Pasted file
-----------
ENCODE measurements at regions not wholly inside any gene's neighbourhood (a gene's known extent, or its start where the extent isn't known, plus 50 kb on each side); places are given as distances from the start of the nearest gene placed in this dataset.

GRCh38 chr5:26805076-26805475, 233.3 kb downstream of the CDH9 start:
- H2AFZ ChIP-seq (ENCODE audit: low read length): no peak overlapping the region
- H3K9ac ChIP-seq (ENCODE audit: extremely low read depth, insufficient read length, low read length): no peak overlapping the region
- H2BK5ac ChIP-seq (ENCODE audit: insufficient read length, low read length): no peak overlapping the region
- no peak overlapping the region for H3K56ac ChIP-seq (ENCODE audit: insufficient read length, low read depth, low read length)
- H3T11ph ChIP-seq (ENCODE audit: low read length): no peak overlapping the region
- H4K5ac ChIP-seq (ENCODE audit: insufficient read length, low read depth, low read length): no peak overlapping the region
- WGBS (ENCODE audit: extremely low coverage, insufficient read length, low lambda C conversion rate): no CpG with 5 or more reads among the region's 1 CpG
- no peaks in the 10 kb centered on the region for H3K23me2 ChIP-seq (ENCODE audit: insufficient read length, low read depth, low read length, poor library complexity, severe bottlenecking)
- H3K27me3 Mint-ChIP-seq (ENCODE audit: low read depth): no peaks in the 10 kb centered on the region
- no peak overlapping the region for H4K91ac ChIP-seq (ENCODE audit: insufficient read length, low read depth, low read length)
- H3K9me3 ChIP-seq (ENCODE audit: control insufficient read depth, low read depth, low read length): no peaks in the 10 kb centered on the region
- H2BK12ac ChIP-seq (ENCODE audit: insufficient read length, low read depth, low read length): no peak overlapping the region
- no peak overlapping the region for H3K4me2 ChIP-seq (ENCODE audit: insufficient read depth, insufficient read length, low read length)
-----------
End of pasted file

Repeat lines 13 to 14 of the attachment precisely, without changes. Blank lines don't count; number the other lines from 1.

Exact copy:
- H3K9me3 ChIP-seq (ENCODE audit: control insufficient read depth, low read depth, low read length): no peaks in the 10 kb centered on the region
- H2BK12ac ChIP-seq (ENCODE audit: insufficient read length, low read depth, low read length): no peak overlapping the region